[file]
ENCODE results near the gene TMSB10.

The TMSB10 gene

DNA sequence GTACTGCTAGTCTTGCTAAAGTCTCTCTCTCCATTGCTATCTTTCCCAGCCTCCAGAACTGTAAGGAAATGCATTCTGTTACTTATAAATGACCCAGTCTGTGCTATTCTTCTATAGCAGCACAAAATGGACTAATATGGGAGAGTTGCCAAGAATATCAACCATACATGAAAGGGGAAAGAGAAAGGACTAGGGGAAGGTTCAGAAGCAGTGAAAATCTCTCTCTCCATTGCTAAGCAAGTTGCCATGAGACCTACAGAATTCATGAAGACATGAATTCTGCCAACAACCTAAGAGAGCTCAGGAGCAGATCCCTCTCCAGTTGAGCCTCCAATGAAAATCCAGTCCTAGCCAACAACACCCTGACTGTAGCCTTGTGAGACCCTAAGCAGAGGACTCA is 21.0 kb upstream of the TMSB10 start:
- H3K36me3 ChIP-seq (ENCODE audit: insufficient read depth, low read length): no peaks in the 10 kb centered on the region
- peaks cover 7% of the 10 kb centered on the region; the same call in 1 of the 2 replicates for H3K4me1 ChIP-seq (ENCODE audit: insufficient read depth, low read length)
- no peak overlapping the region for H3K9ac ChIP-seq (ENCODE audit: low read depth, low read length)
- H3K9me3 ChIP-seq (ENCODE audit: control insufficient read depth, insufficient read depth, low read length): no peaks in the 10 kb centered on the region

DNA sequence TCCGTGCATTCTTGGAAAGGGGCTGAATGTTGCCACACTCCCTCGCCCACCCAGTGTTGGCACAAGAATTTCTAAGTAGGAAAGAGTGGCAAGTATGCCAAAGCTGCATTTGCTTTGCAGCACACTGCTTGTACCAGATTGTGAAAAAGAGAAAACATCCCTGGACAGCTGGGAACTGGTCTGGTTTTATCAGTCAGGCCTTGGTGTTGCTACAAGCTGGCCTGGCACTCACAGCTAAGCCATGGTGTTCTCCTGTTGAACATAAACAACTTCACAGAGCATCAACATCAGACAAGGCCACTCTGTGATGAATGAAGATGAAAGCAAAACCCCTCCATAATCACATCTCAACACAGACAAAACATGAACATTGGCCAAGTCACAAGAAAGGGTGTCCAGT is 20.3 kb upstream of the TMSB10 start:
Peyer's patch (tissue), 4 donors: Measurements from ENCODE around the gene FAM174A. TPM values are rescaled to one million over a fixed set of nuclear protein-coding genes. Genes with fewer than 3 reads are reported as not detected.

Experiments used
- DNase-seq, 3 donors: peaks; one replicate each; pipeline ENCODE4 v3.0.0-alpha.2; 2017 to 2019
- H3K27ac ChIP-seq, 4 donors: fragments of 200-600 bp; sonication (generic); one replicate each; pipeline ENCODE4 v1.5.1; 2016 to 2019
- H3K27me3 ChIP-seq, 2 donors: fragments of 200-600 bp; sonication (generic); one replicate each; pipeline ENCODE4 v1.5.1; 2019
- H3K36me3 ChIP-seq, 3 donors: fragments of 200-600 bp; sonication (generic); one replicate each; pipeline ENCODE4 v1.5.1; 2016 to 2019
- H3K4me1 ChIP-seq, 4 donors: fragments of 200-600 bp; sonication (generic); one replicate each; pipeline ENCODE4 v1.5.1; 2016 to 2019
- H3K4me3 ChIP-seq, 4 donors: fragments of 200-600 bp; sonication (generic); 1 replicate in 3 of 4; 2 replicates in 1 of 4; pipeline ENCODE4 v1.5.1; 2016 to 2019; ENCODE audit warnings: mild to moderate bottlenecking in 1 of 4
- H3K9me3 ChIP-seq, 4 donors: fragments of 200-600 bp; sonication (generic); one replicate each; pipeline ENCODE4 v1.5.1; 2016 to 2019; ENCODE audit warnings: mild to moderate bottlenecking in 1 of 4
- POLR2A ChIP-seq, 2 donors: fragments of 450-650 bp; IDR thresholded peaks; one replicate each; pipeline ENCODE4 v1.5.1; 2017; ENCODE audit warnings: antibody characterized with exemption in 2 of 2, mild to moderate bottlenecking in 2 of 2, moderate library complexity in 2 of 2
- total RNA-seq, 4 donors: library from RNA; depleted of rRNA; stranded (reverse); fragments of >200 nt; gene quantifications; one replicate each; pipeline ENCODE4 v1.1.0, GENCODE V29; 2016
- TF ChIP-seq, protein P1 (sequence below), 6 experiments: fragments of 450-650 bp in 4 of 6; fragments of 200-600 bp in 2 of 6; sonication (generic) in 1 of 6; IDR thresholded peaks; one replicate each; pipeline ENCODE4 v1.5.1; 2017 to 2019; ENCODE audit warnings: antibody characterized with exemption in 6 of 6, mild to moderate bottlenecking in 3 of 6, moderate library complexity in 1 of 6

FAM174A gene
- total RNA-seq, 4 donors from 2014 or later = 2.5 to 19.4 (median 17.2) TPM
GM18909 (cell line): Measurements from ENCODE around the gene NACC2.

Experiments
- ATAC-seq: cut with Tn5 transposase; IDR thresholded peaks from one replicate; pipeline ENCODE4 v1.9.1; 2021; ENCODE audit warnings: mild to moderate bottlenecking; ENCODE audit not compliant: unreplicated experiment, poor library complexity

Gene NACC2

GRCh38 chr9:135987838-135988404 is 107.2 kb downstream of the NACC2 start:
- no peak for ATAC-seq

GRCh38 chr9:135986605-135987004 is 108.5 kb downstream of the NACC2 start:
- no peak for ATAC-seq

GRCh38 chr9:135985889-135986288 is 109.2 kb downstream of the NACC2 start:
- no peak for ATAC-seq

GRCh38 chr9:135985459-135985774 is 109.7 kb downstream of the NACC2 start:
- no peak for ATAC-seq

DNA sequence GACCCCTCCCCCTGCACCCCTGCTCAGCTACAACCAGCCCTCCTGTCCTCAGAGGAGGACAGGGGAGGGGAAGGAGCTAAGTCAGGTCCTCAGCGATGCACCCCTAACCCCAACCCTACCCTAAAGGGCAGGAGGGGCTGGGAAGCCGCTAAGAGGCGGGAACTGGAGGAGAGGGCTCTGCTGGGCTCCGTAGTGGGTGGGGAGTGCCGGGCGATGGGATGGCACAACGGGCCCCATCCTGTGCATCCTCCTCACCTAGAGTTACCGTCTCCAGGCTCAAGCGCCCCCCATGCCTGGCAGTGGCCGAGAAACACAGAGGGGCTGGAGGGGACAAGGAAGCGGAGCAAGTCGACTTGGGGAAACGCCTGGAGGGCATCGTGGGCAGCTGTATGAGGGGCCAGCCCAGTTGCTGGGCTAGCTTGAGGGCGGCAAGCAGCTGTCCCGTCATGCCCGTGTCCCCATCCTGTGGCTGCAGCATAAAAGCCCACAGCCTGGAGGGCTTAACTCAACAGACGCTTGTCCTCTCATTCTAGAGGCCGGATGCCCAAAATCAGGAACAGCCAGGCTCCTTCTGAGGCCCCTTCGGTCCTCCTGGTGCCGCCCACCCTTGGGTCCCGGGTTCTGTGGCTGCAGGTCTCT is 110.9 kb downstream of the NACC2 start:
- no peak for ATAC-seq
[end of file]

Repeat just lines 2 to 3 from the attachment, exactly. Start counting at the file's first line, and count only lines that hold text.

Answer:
The TMSB10 gene

DNA sequence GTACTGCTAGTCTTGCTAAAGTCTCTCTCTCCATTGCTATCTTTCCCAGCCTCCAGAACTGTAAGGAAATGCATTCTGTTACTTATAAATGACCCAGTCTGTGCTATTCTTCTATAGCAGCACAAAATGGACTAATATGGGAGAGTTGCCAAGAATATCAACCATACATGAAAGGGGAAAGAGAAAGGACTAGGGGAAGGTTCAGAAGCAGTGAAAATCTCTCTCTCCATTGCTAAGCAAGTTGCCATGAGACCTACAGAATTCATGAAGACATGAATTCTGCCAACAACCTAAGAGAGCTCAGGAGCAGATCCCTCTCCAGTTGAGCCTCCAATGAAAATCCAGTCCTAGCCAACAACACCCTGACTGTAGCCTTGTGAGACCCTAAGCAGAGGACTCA is 21.0 kb upstream of the TMSB10 start: